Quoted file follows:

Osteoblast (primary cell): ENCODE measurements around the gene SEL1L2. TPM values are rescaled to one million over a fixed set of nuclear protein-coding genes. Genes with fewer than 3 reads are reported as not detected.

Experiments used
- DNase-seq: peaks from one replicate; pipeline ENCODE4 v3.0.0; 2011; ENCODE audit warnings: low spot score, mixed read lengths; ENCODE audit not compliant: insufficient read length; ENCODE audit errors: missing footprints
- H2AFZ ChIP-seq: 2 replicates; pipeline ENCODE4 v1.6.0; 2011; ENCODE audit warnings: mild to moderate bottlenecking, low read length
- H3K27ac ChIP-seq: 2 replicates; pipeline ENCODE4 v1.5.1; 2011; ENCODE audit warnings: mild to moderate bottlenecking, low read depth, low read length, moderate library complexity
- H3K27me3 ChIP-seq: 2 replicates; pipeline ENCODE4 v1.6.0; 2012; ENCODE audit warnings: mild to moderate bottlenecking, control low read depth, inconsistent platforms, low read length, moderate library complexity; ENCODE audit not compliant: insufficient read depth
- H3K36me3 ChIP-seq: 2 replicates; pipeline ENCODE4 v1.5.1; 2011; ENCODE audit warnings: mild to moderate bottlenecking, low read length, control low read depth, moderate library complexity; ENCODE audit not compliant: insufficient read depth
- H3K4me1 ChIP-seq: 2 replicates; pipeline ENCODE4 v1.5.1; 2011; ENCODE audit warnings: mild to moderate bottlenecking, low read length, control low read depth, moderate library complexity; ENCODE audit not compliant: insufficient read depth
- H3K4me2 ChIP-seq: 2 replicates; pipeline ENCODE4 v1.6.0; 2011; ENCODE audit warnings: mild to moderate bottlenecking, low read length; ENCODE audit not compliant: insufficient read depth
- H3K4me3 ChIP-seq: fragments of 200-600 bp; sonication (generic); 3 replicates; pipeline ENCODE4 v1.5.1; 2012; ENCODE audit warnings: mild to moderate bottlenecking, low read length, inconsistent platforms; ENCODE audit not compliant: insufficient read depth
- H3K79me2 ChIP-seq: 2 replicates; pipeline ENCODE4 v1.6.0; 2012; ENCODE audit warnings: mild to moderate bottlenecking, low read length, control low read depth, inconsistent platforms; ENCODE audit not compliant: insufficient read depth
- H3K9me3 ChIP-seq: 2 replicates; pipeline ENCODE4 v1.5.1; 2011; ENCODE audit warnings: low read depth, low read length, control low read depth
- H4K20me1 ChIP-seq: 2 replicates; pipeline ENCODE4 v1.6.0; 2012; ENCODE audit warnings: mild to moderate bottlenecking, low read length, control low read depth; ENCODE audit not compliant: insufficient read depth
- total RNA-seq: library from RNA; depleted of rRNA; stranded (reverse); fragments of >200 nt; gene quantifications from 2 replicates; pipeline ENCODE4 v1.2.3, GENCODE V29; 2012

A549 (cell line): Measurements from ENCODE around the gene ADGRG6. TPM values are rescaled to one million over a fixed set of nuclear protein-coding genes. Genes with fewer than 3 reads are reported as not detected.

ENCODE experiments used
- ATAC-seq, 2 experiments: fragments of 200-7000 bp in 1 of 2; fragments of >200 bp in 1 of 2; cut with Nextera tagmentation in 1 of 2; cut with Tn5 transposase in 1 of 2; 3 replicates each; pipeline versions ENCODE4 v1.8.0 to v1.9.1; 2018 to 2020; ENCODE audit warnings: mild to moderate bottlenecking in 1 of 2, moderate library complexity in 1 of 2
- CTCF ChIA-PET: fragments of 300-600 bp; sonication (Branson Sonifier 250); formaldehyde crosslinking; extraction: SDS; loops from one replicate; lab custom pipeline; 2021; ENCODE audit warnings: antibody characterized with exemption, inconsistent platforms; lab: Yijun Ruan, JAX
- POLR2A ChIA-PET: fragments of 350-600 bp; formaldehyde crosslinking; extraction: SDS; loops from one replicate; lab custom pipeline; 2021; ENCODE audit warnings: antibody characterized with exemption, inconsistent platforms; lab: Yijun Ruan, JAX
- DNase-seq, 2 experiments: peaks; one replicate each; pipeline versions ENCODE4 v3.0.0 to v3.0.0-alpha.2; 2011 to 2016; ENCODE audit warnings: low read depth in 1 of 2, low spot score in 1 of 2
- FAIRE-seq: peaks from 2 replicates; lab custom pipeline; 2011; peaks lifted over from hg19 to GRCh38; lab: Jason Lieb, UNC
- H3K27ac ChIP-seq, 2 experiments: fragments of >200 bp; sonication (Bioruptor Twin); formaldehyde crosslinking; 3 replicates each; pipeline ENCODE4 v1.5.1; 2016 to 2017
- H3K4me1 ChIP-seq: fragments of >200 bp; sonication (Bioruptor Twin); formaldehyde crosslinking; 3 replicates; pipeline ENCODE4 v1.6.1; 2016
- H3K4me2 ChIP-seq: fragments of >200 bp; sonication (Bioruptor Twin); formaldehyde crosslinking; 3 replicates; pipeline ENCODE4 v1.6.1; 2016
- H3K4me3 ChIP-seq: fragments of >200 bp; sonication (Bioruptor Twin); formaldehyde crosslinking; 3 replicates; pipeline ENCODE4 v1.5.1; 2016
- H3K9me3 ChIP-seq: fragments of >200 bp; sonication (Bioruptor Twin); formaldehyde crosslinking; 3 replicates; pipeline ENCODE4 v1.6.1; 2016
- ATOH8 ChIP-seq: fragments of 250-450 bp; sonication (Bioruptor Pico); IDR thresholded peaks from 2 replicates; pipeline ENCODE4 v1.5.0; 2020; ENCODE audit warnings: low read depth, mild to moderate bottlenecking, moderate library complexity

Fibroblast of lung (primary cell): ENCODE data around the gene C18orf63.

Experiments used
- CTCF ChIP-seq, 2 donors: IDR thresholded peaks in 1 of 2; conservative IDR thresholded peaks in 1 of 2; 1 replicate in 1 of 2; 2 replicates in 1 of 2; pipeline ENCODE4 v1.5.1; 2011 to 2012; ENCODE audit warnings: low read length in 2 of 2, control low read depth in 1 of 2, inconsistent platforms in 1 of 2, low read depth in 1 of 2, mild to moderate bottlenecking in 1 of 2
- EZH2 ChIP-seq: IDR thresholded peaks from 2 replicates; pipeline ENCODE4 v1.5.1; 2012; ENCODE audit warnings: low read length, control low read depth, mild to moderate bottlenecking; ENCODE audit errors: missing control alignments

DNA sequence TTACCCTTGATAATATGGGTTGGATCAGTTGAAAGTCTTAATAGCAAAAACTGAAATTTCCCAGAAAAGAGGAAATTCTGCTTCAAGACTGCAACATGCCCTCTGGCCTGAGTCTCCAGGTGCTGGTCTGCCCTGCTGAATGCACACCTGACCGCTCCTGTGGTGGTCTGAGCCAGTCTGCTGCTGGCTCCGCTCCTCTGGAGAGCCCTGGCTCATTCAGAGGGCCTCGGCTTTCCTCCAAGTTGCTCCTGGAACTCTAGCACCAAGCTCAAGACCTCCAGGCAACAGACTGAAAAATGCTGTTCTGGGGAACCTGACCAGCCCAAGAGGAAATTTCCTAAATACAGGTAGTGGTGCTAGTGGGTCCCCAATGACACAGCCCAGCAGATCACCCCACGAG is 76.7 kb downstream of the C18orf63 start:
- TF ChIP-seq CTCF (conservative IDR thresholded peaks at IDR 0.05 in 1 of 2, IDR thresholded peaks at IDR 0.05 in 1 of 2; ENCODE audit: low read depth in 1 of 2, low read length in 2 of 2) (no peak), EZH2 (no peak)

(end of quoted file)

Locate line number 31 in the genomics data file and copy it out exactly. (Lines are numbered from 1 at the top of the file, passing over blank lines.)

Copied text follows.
- EZH2 ChIP-seq: IDR thresholded peaks from 2 replicates; pipeline ENCODE4 v1.5.1; 2012; ENCODE audit warnings: low read length, control low read depth, mild to moderate bottlenecking; ENCODE audit errors: missing control alignments